Illinois in March was cold and dry
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[April 03, 2014]
CHAMPAIGN — The statewide
average temperature for March in Illinois was 33.8 degrees, which
was 7 degrees below average and the eighth-coldest March on record.
Combined with the colder-than-average January and February, that
made this the fourth-coldest start (23.6 degrees) for the year in
Illinois to date, according to Jim Angel, state climatologist, at
the Illinois State Water Survey, University of Illinois.
It was the fifth month in a row with temperatures much below
average in Illinois. This was the second-coldest November-March
on record for the state, at 29.1 degrees.
If the cold March felt familiar, it was because March was
cold last year as well. The statewide average temperature for
March 2013 was only 34.1 degrees.
The statewide average precipitation last month was 1.49
inches, which was 1.49 inches below average and the 11th-driest
March on record. The statewide average precipitation last year
in March was much higher at 2.74 inches. Eight out of the last
nine months have had below-average precipitation. As a result,
the statewide precipitation departure from average since July 1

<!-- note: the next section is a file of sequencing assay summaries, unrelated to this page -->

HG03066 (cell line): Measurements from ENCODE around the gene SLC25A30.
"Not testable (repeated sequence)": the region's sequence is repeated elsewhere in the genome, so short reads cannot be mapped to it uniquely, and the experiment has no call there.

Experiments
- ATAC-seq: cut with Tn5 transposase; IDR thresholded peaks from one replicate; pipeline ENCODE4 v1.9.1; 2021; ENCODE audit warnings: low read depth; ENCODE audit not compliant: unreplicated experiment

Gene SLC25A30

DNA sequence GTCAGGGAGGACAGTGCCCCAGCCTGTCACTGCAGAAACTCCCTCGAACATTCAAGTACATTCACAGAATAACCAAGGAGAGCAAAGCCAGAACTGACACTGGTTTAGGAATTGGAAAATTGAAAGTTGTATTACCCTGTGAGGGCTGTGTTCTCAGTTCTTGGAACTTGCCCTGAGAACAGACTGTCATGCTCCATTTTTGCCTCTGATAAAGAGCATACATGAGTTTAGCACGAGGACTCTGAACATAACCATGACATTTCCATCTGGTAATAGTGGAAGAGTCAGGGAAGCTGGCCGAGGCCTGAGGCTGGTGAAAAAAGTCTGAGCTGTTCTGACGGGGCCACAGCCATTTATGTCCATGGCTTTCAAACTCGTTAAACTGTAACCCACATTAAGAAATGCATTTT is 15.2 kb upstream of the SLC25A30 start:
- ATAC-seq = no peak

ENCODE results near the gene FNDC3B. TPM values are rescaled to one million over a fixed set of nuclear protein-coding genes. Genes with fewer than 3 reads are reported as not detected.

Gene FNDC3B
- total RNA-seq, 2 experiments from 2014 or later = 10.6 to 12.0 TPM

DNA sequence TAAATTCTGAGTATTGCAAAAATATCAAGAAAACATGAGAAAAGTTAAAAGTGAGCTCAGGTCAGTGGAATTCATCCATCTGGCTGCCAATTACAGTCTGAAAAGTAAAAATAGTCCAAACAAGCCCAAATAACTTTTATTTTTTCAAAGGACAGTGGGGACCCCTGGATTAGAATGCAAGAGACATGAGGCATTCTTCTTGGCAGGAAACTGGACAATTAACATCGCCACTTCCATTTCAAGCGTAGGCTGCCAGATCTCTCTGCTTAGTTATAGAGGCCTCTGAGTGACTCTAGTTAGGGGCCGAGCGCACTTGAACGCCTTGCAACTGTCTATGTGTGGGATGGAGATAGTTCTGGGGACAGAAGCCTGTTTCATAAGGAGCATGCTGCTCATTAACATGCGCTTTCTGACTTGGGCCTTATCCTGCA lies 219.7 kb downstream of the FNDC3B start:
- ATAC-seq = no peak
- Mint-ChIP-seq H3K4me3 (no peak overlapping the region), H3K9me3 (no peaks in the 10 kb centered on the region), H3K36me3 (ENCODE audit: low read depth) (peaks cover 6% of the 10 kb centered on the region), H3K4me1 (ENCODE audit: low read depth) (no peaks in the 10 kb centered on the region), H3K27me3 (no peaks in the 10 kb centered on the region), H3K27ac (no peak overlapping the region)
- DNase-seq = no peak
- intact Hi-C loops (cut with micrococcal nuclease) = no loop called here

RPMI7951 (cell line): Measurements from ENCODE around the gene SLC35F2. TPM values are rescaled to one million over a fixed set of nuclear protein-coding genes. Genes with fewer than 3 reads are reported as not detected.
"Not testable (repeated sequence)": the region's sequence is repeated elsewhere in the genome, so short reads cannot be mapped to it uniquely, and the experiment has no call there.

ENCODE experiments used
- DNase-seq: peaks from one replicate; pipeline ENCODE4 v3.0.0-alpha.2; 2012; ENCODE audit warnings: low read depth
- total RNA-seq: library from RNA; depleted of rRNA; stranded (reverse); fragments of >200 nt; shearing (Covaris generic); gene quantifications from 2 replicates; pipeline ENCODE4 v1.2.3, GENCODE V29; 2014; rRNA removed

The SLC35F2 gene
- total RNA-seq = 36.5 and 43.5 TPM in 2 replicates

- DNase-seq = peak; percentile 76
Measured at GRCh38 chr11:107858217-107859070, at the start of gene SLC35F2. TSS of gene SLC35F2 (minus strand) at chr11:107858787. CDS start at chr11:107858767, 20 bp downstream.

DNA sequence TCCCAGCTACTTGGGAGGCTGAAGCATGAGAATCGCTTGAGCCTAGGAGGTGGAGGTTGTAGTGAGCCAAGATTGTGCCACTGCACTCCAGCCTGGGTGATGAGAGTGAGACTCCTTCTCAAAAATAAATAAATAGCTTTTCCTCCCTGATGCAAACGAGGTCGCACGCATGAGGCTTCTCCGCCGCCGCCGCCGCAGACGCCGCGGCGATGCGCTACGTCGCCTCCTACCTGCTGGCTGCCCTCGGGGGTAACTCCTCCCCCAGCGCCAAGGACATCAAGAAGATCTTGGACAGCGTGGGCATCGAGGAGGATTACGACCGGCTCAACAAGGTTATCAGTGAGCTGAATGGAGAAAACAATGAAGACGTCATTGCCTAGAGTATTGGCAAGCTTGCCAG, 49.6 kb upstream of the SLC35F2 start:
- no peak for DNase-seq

is 7.2 inches.
Most of the state received between 1 to 2 inches of
precipitation in March. It was wettest in the far south and
driest in the northwest. All areas of the state had
below-average precipitation. This would be of more concern if
March had been warm. However, with the colder conditions, very
little drying took place.
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Snowfall amounts were in the 1- to 5-inch range in the southern half
of the state and 5 to 15 inches or more in the northern half.
Mendota reported the highest monthly total of 17.9 inches. The
entire state was above average on snowfall for the month.
"While it seems like a contradiction to report above-average
snowfall and below-average precipitation for March, it really is
not," Angel says. "The problem is that we have had few rainfall
events in March, which was unusual. So we ended up with a lot of
snow, but the water content of all that snow did not make up for the
lack of rain."
[Text from file received from
State Water Survey]